The aqueous dispersions of the invention are essentially colloidal solutions of polymers in solvents containing a coupler among which are butoxyethanol (Butyl Cellosolve), n-butanol and propoxy-n-propanol. Preferred coupling solvents are alkanols, especially the alkoxyalkanols, of about 4 to 12 carbon atoms. The couplers may, if desired, be comprised of other organic coupling solvents such as those listed above containing one or both of oxygen and nitrogen, along with carbon and hydrogen. When a less hydrophillic solvent, e.g. a ketone, is present along with the coupling solvent, the less hydrophillic solvent may generally comprise a substantial weight amount of the total organic solvent component, e.g. less than about 60%, preferably less than about 50%. When the compositions are not treated to remove part of the less hydrophillic solvent the weight ratio of these solvents may be, for example, about 3:1 to 0.5:1, preferably about 2:1 to 1:1, of the less hydrophillic solvent to coupling solvent.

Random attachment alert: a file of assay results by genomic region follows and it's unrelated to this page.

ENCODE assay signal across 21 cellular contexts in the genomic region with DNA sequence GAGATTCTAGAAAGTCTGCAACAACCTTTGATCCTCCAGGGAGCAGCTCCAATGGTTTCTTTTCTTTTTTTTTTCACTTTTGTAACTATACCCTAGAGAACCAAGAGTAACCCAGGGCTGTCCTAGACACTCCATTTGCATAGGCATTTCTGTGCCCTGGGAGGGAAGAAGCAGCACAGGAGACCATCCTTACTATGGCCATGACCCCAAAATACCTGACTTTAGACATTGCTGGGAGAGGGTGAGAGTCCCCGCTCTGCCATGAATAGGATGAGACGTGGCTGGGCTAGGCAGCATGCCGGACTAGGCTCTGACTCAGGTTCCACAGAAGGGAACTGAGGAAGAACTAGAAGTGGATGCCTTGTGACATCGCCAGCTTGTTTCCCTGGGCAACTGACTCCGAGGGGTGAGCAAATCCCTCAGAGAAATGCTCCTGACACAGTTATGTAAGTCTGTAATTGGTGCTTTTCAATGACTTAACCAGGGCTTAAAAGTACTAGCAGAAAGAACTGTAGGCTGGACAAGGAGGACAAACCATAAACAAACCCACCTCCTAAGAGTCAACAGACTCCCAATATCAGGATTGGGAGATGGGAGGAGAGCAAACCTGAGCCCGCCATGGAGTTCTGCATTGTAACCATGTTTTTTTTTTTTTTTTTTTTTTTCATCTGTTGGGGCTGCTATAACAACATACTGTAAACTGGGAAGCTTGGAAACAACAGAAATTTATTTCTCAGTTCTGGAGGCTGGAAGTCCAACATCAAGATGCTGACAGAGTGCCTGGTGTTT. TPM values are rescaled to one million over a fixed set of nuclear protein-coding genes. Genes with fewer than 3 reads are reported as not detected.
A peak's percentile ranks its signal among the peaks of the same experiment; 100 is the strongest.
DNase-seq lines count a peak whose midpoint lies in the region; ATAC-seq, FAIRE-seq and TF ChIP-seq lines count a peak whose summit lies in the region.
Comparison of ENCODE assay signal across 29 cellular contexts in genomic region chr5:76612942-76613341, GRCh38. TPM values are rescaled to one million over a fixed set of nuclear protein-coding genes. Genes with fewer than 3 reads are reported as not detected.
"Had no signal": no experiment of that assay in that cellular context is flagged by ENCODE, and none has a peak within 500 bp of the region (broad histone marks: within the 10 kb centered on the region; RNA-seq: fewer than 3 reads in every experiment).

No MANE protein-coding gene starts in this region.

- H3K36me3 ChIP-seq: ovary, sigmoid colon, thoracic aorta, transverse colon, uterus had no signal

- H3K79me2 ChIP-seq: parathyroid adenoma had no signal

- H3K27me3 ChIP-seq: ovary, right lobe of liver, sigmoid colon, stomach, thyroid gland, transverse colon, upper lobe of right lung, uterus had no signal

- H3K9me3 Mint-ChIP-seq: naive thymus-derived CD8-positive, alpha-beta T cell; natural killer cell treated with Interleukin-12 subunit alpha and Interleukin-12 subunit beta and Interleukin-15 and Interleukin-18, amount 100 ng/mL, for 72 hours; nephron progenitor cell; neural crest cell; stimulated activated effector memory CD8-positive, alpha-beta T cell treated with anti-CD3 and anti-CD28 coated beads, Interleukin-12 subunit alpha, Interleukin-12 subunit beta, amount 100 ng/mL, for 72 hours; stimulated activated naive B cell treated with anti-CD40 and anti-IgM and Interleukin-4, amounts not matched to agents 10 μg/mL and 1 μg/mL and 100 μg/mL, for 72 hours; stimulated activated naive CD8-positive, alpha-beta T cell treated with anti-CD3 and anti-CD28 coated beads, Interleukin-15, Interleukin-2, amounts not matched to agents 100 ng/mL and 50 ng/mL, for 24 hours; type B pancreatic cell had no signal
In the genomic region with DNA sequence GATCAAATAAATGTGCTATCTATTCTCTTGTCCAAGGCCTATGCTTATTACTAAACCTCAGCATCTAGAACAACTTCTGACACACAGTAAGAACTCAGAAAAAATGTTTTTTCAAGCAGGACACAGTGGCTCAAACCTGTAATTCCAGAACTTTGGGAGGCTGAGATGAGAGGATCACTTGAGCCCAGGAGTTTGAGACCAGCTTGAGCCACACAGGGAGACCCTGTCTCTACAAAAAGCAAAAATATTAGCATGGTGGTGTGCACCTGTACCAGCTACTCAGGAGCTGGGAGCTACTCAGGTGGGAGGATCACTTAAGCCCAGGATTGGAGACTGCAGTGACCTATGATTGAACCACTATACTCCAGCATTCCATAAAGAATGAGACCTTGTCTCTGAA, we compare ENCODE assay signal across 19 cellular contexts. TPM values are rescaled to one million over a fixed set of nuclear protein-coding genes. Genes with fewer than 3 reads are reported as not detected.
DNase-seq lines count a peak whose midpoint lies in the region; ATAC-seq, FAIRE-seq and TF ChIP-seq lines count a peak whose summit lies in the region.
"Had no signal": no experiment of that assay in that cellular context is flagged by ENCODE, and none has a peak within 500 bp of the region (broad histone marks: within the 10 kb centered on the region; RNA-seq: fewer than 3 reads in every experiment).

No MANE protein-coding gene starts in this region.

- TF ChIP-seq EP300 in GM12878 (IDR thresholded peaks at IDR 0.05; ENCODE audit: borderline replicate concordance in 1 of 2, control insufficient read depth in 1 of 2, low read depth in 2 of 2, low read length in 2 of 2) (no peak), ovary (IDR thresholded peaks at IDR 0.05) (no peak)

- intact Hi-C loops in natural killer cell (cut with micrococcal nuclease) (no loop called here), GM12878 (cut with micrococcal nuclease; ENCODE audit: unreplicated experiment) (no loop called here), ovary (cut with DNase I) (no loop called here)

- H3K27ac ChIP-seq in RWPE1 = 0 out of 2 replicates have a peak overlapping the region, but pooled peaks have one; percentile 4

For best water-dispersibility characteristics, it is preferred that compositions containing hydrophillic coupling solvent and little, if any, of a more hydrophobic solvent, have an acid value of about 40 to 50 (solids basis), while if both types of solvents be present somewhat higher acid values in the range of about 50 to 70 (solids basis) may be needed for good water-dispersibility. In the latter compositions some compromise between film performance and water stability may be necessary. In such cases it is desirable to have low inert solvent and half-ester contents, and high molecular weight and acid value. The factors should be controlled to obtain the best results in a given situation. Compositions containing carboxylic groups from both the half-ester and dihydroxy alkanoic acids, e.g. DMPA, seem to offer the best overall stability and film performance. Preferred acid values have about 50 on a (solids basis), e.g. about 55 to 60 or 65, can readily be obtained in non-stripped compositions, containing both types of the above solvents.